I do not believe we are at a special tipping point in this history of automation in the economy. Automation has been removing certain jobs from the economy for thousands of years. All-in-all (certainly in the 20-21st century in the US at least) unemployment has ebbed and flowed. When automation occurs in an industry it generally allows for greater production and cheaper products which raises the standard of living of everyone. There are many new jobs that exist today that didn't exist 100 years ago or at least were in very small number. Here's a nice podcast on the topic https://itunes.apple.com/us/podcast/episode-3-i-want-the-rob... :)

Why do we assume that robots will replace all existing work, or that the jobs being automated won't be replaced by other forms of work or income that don't rely on jobs that can be automated?

I think it's a bit sensationalist to assume that all work everywhere will be automated.

Even if we get to the point where that happens, capitalism as we know it would crumble if there is literally only automated jobs and robots owners.

Well, my reasoning goes like this:

1. Industrial revolution made obsolete physical work. The physical work that is done today (for instance, blue collar workers, waiters) is about mental capacities, not physical.

2. The brain is a physical object that process information (no magic).

3. At some point we will able to create machine that process information better than the human brain, making humans obsoletes.

If we accept that premises, the only question left is "when?".

>>"Even if we get to the point where that happens, capitalism as we know it would crumble if there is literally only automated jobs and robots owners."

I agree with that.

"capitalism as we know it would crumble if there is literally only automated jobs and robots owners."

Exactly! What happens after capitalism?

The way things currently are, I agree. But I think it's a bit restrictive to limit yourself to that, when you are projecting decades into the future anyway.

This is the reality ... it's happening. Industry will always optimize, and as technology marches forward, they will replace human workers with technology when it makes financial sense to do so.

The discussion should be, "what do we do when that happens"?

I think countries around the world are starting to realize that globalization while having lifted millions out of uttter poverty has now also turned its power to extract wealth toward those to whom it promised to bring greater opportunity which never came (I’m looking at you, Michael Moore’s castaway workers the industrialized world over; people who can no longer raise a family on a blue collar job because they were shipped over seas).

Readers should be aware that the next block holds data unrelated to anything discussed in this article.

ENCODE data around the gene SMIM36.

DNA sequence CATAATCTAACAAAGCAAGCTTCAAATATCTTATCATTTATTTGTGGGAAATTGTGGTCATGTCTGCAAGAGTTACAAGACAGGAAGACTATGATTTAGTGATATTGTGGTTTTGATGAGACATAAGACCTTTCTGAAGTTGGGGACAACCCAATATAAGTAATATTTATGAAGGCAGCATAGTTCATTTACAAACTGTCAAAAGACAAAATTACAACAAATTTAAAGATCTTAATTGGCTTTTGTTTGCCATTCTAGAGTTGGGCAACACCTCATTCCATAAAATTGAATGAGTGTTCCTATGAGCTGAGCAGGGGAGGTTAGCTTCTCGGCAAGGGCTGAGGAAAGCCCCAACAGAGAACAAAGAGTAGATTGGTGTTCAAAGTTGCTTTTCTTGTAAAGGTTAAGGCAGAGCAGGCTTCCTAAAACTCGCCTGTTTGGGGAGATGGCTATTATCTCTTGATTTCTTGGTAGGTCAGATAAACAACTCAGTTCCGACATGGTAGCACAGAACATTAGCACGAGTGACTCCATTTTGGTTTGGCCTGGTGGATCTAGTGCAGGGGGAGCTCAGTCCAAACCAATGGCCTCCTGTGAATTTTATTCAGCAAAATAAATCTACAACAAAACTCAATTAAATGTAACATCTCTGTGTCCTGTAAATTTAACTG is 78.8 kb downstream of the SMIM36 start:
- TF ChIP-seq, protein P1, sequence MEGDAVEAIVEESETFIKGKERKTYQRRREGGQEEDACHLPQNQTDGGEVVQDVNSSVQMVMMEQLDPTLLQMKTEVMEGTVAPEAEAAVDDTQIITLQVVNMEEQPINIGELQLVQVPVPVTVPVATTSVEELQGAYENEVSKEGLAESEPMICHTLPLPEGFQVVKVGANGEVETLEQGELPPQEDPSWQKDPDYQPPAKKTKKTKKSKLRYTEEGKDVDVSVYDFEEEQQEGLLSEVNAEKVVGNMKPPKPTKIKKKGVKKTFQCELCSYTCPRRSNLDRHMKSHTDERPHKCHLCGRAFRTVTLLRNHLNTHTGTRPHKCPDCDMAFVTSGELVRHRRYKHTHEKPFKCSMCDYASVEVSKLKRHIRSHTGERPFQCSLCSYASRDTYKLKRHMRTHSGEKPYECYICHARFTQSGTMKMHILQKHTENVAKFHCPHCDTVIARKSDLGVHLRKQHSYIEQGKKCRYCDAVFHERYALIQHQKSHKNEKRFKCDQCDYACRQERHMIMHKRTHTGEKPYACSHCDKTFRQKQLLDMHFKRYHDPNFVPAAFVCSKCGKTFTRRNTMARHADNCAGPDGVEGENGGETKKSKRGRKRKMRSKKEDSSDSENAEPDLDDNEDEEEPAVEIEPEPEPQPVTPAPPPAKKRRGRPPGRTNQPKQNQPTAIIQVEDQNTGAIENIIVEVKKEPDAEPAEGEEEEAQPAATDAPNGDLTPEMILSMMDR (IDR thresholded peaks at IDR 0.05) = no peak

On a long enough timescale (assuming we don't nuke ourselves, or we choke on smog, first) ... total and all-encompassing globalization is the end-state. At that point, it will be no different than employers in the US moving from one state to another. Of course, that doesn't bode well considering we have problems even just in the US with some states having booming economies, and others having massively lagging economies ... but that's how it's gonna be

You can say that about every efficiency ever invented.

I've heard this expressed as the "Washing machine paradox."

Person comes home from a coalmine job, grumbling because there are rumors going around that the mine is going to buy a bunch of automatic conveyors and lay off half the miners. They come in through the basement entrance straight into the laundry room (people who've lived in coal country, you know how that works ;) ) and toss their grubby clothes directly into the washing machine. How are they gonna make ends meet if they get laid off, they wonder?

They do not for one second stop and consider that a scant hundred years ago, a person would have been the one doing that laundry the machine is doing right now.

>> If we could replace every mining job with robots we'd remove a lot of human abuse in many parts of the world.

Reducing the value of human labor never goes well. As people become less valuable they become easier to abuse. There will always be a dirtier and more dangerous job to be done.

Don't think of "employing" people, of making sure people have jobs. Instead, think of a society "spending" people.

We used to spend most of our people growing food. Then we got tractors and combines, and we could spend only 2% of our people growing food. We spent the newly-available people on factories - some to make tractors and combines, but more to make cars and dishwashers and tons of other things. It was an overall improvement to society - we could spend our people on more productive uses.

We need to do the same in this situation. We can automate factories. Great! We don't have to spend as many people making stuff. The trick is to find better things to spend our people on. If we can, those new things, being more useful to society than factory work, should also pay better than factory work.

But what are those "better" things? Aye, there's the rub...

This is a great way of thinking about the problem. And it's not hard to think of better jobs for people. There are a lot of unsolved problems in fundamental research across all fields of science.